A pilot study on factors influencing the career of Dutch sport horses
Version of Record online: 8 NOV 2010
© 2010 EVJ Ltd
Equine Veterinary Journal
Special Issue: Proceedings of the 8th International Conference on Equine Exercise Physiology
Volume 42, Issue Supplement s38, pages 28–32, November 2010
How to Cite
SLOET van OLDRUITENBORGH-OOSTERBAAN, M. M., GENZEL, W. and Van WEEREN, P. R. (2010), A pilot study on factors influencing the career of Dutch sport horses. Equine Veterinary Journal, 42: 28–32. doi: 10.1111/j.2042-3306.2010.00251.x
- Issue online: 8 NOV 2010
- Version of Record online: 8 NOV 2010
- [Paper received for publication 11.01.10; Accepted 26.06.10]
- sport career;
- equine competition;
- riding horses
Reasons for performing study: Welfare concerns over the reasons for interruption or termination of a sporting career in horses have been expressed.
Objectives: To study the career of competition horses and factors that influence career length.
Methods: In 2004, 46,576 rider-horse combinations were registered with the Dutch National Equestrian Federation (KNHS) in dressage, show jumping, eventing and endurance. From this population, approximately 1% of horses in each discipline were selected at random and all recorded competition data from the KNHS registration system collected and supplemented by detailed rider/owner telephone enquiry, carried out in July 2009.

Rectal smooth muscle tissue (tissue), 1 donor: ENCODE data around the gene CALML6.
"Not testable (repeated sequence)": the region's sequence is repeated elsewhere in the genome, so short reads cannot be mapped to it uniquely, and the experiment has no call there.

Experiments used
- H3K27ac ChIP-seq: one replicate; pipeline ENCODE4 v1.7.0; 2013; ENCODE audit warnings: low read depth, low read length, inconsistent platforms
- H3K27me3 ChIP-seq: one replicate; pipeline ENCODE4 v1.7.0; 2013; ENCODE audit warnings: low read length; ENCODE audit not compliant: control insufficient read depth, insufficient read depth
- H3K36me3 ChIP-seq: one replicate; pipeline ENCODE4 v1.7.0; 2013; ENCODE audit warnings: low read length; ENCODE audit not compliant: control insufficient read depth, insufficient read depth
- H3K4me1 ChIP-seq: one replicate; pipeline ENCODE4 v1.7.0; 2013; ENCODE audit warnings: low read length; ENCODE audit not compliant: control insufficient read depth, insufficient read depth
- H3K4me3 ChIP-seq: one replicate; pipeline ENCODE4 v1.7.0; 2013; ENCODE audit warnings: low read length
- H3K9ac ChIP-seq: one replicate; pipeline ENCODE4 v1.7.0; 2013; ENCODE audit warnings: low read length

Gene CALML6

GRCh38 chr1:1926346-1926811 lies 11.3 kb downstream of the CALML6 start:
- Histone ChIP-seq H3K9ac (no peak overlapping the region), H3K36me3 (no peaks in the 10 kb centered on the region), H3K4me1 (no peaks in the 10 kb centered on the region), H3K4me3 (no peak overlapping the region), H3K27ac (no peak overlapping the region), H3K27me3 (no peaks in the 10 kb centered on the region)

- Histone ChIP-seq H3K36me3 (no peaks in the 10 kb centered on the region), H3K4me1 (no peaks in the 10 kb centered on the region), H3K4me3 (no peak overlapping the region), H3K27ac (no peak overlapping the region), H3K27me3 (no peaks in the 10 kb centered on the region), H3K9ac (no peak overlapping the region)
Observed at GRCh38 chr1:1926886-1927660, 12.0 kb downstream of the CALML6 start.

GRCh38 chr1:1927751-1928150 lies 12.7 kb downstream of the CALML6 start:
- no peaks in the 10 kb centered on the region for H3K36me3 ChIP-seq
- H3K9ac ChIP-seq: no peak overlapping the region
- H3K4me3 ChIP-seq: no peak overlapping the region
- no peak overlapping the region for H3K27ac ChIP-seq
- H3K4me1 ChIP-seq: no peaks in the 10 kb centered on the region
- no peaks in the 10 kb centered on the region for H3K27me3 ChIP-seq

Results: A total of 520 horses were included aged 7.1 ± 3.2 years; endurance horses were on average slightly older than horses in the other 3 disciplines. A total of 334 horses (64.2%) ended their competition career with their initial rider during the study period; the mean total career time was 3.8 ± 2.8 years. Reasons for this included being sold on (51.5%), veterinary reasons (23.9%), being used for breeding (8.7%), changing to a recreational career (8.1%), rider-related issues (6.3%) and retirement (1.5%). No follow-up was available for horses sold. Orthopaedic problems accounted for the majority of the veterinary career-ending decisions (63.7%). A total of 385 horses (74.0%) had one or more career breaks; main reasons were rider-related issues (39.2%), others included temporary withdrawal from competition (21.6%), veterinary problems (21.8%), breeding (9.1%) and miscellaneous (8.3%).
Conclusions: Veterinary reasons for career breaks or termination of career accounted for 21.8 and 23.9% over the period investigated. They formed the second reason (after selling) why horses stopped competing with their initial rider/owner. Veterinary reasons were the third important cause for a temporary career break.
Potential relevance: Further in depth research of the reasons for interruption or termination of an equine career may be useful for the improvement of equine welfare.